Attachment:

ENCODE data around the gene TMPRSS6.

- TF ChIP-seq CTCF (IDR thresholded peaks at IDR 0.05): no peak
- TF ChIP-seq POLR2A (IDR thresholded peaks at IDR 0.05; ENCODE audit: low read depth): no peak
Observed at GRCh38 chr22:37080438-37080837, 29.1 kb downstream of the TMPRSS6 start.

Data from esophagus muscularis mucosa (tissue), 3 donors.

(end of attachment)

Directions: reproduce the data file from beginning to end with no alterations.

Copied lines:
ENCODE data around the gene TMPRSS6.

- TF ChIP-seq CTCF (IDR thresholded peaks at IDR 0.05): no peak
- TF ChIP-seq POLR2A (IDR thresholded peaks at IDR 0.05; ENCODE audit: low read depth): no peak
Observed at GRCh38 chr22:37080438-37080837, 29.1 kb downstream of the TMPRSS6 start.

Data from esophagus muscularis mucosa (tissue), 3 donors.